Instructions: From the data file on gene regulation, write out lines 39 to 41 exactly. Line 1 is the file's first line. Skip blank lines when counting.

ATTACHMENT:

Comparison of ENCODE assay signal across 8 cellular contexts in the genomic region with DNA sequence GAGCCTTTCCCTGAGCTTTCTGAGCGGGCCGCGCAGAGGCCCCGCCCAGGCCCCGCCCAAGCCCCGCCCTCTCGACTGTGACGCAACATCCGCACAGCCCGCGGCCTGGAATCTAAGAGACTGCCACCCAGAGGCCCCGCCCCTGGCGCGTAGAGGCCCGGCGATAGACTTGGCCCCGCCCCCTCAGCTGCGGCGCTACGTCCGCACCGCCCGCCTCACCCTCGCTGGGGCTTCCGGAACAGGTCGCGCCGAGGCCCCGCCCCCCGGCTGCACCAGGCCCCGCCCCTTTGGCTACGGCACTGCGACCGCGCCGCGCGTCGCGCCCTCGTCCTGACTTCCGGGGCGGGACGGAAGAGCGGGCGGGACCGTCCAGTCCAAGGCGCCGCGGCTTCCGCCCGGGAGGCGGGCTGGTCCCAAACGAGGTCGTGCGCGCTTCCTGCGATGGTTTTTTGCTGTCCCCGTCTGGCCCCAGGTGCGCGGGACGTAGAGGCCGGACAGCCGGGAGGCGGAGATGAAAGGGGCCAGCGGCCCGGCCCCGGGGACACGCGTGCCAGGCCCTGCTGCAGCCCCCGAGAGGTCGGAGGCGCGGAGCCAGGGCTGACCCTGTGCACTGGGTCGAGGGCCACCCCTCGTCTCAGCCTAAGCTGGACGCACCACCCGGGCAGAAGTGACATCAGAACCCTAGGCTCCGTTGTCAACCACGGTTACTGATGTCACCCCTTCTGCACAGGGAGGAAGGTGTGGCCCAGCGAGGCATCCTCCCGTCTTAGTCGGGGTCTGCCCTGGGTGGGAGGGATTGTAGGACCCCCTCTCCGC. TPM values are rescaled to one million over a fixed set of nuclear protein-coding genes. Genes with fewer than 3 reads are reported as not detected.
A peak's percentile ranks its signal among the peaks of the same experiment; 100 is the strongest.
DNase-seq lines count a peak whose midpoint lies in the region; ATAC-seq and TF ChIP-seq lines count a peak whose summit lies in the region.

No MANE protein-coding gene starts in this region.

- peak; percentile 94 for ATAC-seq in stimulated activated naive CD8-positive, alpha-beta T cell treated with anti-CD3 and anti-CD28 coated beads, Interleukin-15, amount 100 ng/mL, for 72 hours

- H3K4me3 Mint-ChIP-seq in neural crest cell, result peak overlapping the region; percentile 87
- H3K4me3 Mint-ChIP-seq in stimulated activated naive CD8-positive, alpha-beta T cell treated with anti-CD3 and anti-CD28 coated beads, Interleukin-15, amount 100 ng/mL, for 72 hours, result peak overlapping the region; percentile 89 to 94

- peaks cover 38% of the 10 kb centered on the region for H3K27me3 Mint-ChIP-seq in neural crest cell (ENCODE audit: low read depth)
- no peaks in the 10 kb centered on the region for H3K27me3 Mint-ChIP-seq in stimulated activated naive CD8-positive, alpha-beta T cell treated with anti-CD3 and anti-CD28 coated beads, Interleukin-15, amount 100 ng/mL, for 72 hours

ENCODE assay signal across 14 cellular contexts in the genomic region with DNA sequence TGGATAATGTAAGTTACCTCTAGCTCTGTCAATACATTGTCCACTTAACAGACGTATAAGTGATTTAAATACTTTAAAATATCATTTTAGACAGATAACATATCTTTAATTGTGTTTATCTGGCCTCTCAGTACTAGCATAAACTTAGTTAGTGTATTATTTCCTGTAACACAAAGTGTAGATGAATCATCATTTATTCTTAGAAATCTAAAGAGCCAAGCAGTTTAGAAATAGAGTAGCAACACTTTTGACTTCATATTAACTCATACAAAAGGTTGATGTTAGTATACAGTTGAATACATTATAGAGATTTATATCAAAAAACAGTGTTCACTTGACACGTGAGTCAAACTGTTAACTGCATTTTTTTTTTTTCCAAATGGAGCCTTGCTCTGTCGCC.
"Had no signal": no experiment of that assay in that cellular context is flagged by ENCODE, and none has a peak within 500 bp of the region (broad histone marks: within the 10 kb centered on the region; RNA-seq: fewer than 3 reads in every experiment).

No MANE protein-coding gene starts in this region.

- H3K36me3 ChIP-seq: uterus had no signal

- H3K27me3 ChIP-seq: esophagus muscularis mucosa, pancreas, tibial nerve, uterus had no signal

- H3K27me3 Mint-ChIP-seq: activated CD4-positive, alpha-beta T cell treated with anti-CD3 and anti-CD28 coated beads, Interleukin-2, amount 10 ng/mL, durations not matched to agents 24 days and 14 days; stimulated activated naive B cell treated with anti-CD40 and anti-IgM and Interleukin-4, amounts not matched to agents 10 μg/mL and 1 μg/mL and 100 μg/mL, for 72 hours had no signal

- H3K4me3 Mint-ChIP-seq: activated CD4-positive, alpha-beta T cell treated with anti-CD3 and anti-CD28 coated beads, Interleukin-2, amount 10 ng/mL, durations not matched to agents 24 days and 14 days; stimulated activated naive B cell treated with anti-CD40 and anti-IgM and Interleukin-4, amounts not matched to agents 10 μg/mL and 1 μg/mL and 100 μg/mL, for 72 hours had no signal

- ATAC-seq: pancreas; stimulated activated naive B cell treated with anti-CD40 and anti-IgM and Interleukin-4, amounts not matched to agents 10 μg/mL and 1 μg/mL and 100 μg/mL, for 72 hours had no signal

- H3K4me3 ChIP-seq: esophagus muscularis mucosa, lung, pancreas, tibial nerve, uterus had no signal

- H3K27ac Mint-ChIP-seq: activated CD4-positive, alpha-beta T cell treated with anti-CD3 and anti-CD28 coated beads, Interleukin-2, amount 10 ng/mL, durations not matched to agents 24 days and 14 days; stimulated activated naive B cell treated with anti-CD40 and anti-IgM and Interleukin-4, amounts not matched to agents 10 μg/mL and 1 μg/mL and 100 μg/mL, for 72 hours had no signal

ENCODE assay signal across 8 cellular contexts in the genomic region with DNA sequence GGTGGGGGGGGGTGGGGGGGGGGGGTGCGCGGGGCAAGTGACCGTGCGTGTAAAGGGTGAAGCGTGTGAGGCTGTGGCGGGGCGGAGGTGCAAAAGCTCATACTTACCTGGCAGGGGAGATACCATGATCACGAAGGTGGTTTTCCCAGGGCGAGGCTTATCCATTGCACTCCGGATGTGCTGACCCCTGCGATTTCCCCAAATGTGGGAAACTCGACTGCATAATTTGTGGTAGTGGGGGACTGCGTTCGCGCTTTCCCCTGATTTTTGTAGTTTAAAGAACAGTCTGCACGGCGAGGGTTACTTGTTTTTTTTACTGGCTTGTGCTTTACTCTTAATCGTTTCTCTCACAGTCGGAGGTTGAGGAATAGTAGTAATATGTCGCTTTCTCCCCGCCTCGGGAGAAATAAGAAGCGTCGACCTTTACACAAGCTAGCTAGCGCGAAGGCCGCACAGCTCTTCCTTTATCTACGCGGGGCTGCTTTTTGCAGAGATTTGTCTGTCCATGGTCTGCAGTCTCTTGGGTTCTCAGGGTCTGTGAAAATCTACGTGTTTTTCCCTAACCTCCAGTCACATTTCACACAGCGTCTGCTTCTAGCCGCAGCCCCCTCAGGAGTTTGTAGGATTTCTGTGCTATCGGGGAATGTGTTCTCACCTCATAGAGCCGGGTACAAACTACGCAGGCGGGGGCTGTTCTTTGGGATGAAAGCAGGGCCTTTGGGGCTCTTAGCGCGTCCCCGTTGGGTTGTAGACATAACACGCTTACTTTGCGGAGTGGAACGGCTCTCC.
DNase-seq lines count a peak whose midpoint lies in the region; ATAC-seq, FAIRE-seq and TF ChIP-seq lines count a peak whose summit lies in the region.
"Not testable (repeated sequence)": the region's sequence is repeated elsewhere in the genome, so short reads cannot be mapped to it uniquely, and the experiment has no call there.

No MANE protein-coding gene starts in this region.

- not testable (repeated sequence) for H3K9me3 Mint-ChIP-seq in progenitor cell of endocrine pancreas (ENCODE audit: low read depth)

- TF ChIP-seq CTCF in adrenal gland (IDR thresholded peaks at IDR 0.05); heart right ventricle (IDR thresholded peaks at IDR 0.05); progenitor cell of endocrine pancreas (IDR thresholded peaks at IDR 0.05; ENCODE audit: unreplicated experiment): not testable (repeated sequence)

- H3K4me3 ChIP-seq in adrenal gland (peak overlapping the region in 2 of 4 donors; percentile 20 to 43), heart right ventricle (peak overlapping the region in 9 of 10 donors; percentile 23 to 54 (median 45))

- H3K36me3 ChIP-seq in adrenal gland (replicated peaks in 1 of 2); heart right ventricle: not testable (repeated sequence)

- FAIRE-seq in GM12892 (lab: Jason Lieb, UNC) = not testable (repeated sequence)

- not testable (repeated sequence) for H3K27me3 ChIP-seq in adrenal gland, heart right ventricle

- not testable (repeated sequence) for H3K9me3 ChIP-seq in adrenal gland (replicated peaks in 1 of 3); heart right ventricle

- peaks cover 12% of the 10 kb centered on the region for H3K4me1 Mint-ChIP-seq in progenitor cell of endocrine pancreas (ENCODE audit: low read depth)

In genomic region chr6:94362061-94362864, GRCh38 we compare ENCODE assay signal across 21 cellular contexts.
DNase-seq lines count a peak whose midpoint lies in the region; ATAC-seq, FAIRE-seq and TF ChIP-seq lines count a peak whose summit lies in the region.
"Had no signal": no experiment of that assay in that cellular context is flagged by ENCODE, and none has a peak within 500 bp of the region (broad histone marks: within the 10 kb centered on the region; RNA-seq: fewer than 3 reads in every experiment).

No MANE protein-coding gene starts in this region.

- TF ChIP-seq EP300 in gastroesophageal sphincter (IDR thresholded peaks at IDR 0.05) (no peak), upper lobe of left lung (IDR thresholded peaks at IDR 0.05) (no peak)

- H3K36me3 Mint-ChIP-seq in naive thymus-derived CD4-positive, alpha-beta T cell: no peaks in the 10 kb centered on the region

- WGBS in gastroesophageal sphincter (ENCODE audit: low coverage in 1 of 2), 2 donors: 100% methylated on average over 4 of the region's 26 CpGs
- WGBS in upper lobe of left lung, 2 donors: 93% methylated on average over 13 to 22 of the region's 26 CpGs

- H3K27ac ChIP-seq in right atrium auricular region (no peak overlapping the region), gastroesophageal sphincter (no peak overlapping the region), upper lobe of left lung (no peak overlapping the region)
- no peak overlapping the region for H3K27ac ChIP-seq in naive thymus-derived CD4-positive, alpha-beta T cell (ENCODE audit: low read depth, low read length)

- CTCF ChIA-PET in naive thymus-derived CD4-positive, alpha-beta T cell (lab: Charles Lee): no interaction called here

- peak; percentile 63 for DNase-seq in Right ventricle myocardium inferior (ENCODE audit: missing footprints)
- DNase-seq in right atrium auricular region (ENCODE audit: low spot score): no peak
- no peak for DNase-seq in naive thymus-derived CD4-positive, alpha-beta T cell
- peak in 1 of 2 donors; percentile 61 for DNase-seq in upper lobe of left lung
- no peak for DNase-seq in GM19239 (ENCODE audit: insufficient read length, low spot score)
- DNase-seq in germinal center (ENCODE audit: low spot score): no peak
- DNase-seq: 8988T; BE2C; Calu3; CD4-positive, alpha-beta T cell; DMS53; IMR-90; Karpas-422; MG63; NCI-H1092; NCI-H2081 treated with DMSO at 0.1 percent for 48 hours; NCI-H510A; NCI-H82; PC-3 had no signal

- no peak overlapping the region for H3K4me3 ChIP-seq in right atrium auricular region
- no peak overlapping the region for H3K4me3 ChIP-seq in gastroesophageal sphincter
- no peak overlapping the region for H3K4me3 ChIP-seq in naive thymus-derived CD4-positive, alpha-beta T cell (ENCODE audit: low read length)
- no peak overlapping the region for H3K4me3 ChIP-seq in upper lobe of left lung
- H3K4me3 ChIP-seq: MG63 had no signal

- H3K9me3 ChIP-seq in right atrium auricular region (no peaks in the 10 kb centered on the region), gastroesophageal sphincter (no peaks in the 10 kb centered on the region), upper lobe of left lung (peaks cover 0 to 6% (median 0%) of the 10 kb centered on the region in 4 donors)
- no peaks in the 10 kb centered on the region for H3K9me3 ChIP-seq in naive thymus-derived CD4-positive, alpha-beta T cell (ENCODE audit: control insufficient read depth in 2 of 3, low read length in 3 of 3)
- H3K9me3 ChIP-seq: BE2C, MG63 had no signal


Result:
- WGBS in upper lobe of left lung, 2 donors: 93% methylated on average over 13 to 22 of the region's 26 CpGs

- H3K27ac ChIP-seq in right atrium auricular region (no peak overlapping the region), gastroesophageal sphincter (no peak overlapping the region), upper lobe of left lung (no peak overlapping the region)
- no peak overlapping the region for H3K27ac ChIP-seq in naive thymus-derived CD4-positive, alpha-beta T cell (ENCODE audit: low read depth, low read length)